If one was to ordain, would they ever be able to see their friends and family again? If so, how often? Thank you

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If one was to ordain, would they ever be able to see their friends and family again?

The following quote is from the book "The Bhikkhus' Rules A Guide for Laypeople", Chapter: Intimacy - Touching. The last part of the paragraph is interesting. I have highlighted it:

"If a bhikkhu touches his mother out of affection, then this is still an offence but the lesser one of wrong-doing (dukka.ta). [46] While gratitude to parents was strongly emphasized by the Buddha, the bhikkhu having left the home-life and his family should not cling to worldly relationships. The only true way for him to fulfill his filial obligations is by gaining insight into Dhamma and then teaching his parents."

Here it's stated that if possible one should teach the Dhamma to ones parents, meaning that one will be able to see them again.

There is another quote from the same book, Chapter: Rains Retreat:

A bhikkhu must make a formal determination to be resident at dawn every day in that place for the whole three month period. (There are exceptional circumstances when he may be allowed to be away, but even then he should return within seven days.)[26] These three months are often a special time of study or meditation and so are sometimes known as the Rains Retreat or Rains Residence. This is also the normal time when the young men of South East Asia become monks for the traditional three month period.

[26]: This special leave of absence (sattaaha) can only be taken in order to: visit or nurse ill Dhamma-friends and parents; support fellow bhikkhus who are thinking of disrobing; to attend to some essential duty of the Community; to support faithful lay devotees who make an invitation. (See EV,II,pp.84; 89-90)

Here it's mentioned that a monk is allowed to take leave from the Rain Retreat only under special circumstances, e.g. to visit or nurse ill parents. One should return in seven days.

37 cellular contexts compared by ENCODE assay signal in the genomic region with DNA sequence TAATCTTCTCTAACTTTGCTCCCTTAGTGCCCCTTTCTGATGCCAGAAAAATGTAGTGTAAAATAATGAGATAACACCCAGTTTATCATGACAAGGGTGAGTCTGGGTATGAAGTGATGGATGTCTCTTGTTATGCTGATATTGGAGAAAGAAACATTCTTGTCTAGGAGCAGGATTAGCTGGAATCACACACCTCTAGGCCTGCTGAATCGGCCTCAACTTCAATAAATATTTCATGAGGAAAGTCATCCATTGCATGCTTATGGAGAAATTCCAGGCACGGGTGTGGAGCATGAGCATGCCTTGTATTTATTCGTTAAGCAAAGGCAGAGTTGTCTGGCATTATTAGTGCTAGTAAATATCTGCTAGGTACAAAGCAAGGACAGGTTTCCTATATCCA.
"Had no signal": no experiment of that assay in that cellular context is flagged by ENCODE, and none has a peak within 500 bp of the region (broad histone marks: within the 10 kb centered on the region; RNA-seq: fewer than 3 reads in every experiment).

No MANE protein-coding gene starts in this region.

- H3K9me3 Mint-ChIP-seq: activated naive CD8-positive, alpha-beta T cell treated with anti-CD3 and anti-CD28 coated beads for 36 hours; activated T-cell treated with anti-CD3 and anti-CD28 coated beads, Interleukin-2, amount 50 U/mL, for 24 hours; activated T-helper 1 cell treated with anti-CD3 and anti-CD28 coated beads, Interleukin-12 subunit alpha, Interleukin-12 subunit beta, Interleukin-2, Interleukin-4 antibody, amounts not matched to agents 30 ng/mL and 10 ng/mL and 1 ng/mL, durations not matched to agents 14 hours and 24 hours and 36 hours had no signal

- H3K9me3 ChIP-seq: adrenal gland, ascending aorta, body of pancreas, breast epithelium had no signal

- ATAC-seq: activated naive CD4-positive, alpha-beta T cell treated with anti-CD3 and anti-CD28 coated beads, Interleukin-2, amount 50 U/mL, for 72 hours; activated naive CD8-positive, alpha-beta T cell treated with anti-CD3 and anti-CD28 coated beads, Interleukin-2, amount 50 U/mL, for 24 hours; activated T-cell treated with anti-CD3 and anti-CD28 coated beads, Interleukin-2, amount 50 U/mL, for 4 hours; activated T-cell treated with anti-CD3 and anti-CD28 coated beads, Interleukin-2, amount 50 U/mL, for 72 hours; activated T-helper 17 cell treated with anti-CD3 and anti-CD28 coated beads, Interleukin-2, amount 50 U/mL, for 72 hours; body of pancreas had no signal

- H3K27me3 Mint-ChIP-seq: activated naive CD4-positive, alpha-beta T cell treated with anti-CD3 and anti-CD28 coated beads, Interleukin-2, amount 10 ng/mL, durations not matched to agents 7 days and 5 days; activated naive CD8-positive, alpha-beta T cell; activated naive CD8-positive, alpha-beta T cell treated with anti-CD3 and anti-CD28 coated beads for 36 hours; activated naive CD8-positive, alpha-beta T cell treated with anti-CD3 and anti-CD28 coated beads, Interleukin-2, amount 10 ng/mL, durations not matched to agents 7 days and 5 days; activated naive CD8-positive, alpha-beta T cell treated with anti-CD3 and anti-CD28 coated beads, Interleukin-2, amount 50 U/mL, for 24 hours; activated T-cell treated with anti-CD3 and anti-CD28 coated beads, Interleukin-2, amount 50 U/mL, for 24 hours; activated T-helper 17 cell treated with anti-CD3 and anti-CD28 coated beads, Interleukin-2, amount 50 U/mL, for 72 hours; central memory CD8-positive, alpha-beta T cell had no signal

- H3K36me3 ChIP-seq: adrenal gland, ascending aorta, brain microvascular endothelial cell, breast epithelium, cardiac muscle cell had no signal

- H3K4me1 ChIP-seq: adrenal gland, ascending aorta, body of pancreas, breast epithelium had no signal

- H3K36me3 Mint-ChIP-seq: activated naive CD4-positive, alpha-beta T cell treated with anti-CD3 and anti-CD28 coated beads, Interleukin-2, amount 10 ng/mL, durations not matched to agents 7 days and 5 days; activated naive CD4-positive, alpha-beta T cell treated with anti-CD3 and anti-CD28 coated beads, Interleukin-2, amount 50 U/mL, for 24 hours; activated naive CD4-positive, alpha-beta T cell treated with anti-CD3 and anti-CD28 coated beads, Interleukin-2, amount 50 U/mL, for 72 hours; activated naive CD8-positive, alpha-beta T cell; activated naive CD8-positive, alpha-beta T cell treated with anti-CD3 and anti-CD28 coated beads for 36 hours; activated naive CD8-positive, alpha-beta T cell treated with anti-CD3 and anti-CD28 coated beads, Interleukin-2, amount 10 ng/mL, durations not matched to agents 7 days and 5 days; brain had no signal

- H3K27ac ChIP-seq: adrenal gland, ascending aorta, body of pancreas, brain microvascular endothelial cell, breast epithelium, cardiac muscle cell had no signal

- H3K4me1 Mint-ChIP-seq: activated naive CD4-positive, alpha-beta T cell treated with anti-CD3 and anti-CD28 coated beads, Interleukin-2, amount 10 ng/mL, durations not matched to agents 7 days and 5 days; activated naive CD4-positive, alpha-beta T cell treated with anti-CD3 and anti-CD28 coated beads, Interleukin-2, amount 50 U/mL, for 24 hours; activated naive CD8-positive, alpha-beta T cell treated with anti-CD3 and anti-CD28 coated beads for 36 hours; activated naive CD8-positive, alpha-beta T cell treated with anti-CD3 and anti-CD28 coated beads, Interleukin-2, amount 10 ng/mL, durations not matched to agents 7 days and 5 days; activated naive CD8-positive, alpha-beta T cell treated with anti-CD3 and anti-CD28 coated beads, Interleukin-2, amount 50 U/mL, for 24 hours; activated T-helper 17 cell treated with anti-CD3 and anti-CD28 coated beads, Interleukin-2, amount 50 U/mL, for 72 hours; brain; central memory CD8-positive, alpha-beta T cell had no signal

If so, how often?

I could not find anything within the Theravada Tradition as to how often one is allowed to visit family.

Here is a quote from Plum Village (Zen Buddhism):

When you are ordained as a monk or a nun, you make a commitment to stay with the Plum Village Sangha for the rest of your life. The Sangha is your family and our monasteries are your home. Even when difficulties arise, we do our best to live in harmony with our brothers and sisters.

Your immediate family is welcome to visit you and they do not have to contribute to expenses. You can also have leave to visit your family every two years, or, in the case of an emergency, sooner.


There is no problem with it but if gone forth, one would no more participate. The care of the parents is even a task that allows to overstep certain rules and near family a Bhikkhu or Bhikkhuni would be allowed to ask for needed.

Practical, especially in SEAsia, the monasteries are in the towns and villages, not so far from home and usually a going forth does not disconnect them, for a good and for a bad, of course.

Monks and Nun do not forget there family but possibilities to be useful for a good are not bound to blood relation ship.

On the other hand, there are families who have a long tradition, that males would ordain. Sometimes you may find even a whole family ordained or involved in serving in monasteries.


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